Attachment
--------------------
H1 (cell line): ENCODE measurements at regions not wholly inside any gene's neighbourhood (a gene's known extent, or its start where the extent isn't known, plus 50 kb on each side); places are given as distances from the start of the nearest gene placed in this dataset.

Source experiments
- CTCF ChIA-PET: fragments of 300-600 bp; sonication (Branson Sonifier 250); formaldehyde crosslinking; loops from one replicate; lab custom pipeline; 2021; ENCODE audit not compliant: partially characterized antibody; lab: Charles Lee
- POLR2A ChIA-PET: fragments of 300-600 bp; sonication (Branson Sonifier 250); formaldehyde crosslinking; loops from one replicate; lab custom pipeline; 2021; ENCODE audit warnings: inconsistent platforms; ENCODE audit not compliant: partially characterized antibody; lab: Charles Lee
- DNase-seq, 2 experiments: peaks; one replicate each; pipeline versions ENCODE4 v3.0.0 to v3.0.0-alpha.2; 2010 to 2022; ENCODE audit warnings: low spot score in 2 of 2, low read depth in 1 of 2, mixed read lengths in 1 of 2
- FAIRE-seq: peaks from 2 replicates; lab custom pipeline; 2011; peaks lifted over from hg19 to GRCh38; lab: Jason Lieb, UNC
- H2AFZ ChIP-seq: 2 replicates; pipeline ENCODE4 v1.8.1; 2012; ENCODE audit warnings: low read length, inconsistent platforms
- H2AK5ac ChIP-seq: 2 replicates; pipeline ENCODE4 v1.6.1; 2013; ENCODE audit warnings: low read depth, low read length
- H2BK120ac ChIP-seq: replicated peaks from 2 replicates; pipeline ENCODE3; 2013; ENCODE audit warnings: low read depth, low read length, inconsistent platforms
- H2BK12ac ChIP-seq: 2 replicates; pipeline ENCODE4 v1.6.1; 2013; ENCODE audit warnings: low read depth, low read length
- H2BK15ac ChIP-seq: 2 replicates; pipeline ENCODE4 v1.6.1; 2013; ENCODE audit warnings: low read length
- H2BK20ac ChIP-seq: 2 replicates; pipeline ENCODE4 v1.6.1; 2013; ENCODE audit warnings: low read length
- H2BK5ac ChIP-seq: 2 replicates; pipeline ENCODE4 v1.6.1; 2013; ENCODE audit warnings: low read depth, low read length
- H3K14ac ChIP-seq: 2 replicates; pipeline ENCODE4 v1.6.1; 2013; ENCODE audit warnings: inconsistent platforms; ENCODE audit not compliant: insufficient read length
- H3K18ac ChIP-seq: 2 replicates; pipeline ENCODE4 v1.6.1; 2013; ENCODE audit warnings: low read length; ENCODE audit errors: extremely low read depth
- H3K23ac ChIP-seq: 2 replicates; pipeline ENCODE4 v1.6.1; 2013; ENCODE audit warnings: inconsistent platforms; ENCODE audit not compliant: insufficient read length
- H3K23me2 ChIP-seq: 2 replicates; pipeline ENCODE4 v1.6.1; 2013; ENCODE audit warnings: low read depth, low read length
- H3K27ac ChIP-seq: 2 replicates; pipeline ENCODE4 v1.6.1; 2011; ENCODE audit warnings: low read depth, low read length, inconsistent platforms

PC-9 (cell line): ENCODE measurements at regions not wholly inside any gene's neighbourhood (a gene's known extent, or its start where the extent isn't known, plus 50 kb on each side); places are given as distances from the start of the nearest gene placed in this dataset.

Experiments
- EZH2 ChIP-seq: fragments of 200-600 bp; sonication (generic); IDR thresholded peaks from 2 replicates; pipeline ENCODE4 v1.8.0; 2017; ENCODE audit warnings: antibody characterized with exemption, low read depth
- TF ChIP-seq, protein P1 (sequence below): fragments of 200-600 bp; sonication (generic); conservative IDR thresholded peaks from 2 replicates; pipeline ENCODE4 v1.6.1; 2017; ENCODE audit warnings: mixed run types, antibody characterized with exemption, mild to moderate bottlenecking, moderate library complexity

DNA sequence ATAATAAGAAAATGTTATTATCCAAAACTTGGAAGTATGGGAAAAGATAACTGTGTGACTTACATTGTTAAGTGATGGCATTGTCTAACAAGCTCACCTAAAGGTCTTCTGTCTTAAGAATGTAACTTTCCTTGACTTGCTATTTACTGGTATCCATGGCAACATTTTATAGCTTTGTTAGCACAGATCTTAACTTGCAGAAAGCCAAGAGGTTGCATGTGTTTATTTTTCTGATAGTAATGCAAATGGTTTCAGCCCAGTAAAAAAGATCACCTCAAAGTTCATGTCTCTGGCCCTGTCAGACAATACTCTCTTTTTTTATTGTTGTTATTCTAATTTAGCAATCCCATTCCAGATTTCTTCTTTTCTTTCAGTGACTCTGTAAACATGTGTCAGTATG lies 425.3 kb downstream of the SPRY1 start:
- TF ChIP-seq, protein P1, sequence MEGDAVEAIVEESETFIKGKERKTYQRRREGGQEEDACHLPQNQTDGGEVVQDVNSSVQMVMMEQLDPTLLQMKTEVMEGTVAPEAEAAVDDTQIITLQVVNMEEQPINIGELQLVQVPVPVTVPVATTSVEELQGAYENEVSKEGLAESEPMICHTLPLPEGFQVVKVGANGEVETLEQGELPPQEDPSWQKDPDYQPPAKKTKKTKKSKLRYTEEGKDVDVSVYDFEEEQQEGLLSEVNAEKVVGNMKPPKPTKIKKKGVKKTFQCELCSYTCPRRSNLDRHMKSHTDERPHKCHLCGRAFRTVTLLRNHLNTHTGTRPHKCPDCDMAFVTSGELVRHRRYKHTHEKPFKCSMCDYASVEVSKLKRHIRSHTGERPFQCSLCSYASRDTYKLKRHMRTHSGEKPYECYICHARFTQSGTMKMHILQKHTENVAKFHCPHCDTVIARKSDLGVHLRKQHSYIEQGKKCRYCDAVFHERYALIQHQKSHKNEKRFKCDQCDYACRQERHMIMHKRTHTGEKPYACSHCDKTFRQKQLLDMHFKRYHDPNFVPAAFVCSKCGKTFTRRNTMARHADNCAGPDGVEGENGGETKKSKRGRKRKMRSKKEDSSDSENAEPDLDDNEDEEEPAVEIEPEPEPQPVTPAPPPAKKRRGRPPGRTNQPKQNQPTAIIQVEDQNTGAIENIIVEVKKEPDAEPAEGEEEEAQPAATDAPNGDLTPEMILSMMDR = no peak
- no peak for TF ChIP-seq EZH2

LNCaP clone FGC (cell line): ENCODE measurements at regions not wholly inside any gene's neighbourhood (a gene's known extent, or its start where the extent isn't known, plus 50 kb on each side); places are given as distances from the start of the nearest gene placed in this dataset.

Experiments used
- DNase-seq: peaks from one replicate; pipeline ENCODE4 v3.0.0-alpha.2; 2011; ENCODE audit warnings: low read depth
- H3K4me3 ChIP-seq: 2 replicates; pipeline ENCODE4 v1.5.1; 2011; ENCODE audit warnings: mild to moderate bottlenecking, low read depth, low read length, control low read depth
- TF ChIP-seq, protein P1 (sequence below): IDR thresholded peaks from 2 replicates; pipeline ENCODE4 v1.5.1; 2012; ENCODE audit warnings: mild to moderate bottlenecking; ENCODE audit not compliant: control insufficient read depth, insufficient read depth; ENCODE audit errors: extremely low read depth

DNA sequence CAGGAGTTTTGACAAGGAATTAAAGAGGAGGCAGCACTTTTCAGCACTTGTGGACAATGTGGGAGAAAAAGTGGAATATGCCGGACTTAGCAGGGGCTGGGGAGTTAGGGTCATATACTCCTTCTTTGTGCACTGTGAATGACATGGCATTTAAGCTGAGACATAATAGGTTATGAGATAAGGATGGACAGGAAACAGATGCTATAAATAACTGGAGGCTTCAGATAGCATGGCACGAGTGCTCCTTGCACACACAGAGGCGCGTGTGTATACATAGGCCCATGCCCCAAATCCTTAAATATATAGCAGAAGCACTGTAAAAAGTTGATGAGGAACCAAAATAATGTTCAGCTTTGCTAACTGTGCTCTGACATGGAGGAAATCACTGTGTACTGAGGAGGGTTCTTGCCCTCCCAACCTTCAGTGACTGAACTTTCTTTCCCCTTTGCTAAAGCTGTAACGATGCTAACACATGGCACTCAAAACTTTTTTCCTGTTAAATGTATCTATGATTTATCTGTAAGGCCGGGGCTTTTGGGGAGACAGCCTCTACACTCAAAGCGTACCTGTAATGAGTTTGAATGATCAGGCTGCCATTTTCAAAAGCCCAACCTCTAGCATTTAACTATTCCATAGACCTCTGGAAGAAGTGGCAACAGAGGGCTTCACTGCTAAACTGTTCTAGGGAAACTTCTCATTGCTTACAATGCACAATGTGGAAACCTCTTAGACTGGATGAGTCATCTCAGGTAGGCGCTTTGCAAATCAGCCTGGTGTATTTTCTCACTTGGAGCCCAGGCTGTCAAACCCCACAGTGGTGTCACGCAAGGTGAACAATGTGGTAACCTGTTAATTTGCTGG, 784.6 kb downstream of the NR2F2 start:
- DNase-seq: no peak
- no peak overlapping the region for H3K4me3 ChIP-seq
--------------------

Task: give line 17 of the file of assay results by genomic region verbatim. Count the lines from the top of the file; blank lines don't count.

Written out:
- H3K23me2 ChIP-seq: 2 replicates; pipeline ENCODE4 v1.6.1; 2013; ENCODE audit warnings: low read depth, low read length